Steerpike

Fact check: are the Tories cutting taxes?

Fact check: are the Tories cutting taxes?
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Ping! No, not the dreaded Covid app but rather another beseeching email from CCHQ, begging money for Tory funds. Reading through the party-politicking, Mr S was curious to see that among the party's list of achievements was the claim that 'we're delivering what the British people voted for' by 'cutting taxes for hardworking people.' 

An intriguing boast, given that Rishi Sunak is hiking National Insurance, which applies to all employees including those on minimum wage, by an effective 2.5 per cent – despite the Conservative Party's pledge in 2019 that 'we will not raise the rate of income tax, VAT or National Insurance.' Corporation tax has been raised to 25 per cent from 2023 while Air Passenger Duty on long-haul flights was increased in last month's Budget.

The personal income tax allowance has been frozen while the cut in the taper rate for Universal Credit applies to just a tiny subset of people on benefits. Unsurprisingly, when Steerpike asked CCHQ for any evidence or supporting statement to the claim that the party had cut taxes, no answer was henceforth coming.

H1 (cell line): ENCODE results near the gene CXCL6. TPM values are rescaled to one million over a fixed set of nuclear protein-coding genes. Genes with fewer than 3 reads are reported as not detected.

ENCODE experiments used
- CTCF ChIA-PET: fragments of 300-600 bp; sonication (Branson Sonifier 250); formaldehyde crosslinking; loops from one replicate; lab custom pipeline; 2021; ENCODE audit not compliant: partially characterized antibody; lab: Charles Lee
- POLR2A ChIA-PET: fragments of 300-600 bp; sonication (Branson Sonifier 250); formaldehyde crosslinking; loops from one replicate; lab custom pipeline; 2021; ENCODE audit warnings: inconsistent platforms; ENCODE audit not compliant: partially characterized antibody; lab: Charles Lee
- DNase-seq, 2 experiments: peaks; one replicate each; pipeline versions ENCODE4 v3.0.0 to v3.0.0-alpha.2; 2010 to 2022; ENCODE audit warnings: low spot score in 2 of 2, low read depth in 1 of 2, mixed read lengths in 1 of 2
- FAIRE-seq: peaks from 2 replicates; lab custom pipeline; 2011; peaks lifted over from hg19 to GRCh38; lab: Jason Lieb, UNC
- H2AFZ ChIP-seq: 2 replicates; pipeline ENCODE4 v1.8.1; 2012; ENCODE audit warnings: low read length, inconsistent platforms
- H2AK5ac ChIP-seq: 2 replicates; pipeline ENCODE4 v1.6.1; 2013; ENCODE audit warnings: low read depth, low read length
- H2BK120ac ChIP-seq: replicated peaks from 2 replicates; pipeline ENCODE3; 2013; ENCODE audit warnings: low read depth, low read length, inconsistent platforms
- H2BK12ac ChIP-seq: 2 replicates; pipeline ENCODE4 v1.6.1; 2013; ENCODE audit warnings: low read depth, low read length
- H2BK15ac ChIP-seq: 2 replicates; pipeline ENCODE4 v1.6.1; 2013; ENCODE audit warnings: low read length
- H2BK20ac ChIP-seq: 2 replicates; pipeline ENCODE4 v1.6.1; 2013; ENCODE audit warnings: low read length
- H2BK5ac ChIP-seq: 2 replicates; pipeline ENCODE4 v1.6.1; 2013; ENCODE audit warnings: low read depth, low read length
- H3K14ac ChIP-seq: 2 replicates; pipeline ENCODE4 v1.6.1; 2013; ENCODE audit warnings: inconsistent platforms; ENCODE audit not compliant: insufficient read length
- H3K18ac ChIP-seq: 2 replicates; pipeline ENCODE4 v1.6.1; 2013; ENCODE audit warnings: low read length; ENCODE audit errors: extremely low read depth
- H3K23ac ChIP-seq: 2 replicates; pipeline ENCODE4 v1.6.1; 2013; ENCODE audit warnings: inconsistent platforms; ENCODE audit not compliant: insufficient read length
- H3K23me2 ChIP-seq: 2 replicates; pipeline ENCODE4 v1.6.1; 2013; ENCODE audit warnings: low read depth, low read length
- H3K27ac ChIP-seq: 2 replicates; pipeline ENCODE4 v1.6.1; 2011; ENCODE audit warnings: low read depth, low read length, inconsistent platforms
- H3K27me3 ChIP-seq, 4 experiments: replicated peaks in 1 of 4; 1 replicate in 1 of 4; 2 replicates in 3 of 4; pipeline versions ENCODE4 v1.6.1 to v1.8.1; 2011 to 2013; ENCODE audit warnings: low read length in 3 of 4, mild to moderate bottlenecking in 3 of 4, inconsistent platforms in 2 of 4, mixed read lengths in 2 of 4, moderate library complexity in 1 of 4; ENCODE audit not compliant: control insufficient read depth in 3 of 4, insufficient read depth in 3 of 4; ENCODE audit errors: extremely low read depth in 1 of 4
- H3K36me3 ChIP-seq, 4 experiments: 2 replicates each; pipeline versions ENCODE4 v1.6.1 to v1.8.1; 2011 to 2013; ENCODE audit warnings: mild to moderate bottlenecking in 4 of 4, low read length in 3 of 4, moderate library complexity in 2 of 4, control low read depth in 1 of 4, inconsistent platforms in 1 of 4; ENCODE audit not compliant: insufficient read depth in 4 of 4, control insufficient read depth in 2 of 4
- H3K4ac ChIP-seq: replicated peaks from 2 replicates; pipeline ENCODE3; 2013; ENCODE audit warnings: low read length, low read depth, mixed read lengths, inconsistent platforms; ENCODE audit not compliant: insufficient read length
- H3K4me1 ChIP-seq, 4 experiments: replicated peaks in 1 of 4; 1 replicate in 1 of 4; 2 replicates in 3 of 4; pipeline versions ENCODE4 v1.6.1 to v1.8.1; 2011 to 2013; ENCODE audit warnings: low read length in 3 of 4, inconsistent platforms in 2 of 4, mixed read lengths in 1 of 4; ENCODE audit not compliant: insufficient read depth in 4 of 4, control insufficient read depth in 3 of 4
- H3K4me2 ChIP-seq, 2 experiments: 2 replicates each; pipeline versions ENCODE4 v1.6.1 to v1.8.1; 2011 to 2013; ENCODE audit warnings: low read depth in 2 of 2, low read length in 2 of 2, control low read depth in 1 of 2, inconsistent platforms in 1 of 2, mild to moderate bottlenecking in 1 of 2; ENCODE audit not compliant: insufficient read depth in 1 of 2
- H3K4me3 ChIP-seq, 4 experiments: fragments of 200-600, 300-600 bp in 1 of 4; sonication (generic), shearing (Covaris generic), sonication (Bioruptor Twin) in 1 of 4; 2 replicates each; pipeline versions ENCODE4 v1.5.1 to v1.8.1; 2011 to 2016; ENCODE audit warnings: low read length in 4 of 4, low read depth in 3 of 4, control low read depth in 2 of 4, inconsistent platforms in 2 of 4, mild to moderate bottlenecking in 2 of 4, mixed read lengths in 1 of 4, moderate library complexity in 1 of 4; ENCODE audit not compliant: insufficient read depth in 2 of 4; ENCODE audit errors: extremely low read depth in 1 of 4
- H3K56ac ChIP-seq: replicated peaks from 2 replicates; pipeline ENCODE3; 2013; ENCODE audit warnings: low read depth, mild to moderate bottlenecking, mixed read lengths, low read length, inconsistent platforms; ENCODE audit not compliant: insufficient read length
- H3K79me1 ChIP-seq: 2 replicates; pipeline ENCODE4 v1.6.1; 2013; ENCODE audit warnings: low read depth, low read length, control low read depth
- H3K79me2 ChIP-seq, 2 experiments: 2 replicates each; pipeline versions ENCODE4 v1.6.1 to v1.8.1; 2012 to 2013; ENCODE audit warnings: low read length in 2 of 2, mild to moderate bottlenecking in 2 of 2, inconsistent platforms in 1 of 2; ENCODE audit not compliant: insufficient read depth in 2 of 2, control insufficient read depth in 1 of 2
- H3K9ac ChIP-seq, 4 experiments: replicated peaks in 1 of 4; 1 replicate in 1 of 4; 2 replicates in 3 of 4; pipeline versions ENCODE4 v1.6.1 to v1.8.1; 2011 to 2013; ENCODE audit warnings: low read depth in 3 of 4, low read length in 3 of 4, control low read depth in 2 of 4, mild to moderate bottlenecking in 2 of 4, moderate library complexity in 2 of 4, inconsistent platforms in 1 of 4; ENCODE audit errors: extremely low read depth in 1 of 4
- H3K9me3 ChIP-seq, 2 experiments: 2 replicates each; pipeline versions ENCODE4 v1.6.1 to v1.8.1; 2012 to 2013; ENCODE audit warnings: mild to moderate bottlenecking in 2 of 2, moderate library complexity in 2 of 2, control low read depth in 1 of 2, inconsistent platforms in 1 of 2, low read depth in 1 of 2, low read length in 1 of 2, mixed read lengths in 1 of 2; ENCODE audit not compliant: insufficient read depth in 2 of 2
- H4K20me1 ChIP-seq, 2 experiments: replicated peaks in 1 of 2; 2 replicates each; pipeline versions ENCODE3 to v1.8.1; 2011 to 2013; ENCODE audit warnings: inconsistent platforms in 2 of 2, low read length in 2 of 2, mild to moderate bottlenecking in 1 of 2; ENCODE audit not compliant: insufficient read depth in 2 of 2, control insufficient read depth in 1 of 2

The email Steerpike received this morning

For as research by the Taxpayers' Alliance (TPA) helpfully points out, following Rishi Sunak's most recent Budget the tax burden is now scheduled to reach a 73 year-high, with the level of taxation as a percentage of GDP under Boris Johnson now higher than it has been since the days of Clement Attlee's post-war siege economy.

Danielle Boxall of the TPA told Mr S: 'CCHQ must be living in a different world if that's what they call tax cuts. By the time of the next election, the sustained tax burden is set to be the highest it's been since the country was recovering from the Second World War.' She added that since the party came to power under David Cameron in 2010 there were more than 1,000 tax rises in 10 years.

Source: Taxpayers' Alliance

As an aside, it's worth remembering what the British people actually voted for in 2019. According to the party's manifesto, the Tories pledged to 'proudly maintain our commitment to spend 0.7 per cent of GNI on development' (they didn't), 'keep the triple lock' (they didn't) and build the 'Northern Powerhouse Rail between Leeds and Manchester' (they won't). 

And when Boris Johnson launched the manifesto he claimed 'We will not be cutting our armed services in any form. We will be maintaining the size of our armed services' – something contradicted in March when Ben Wallace, the Defence Secretary, confirmed the Army will be shrunk by a further 10,000 troops.

Still, perhaps all that wouldn't fit into a pithy party-fundraising email eh?

Written bySteerpike

Steerpike is The Spectator's gossip columnist, serving up the latest tittle tattle from Westminster and beyond. Email tips to steerpike@spectator.co.uk or message @MrSteerpike

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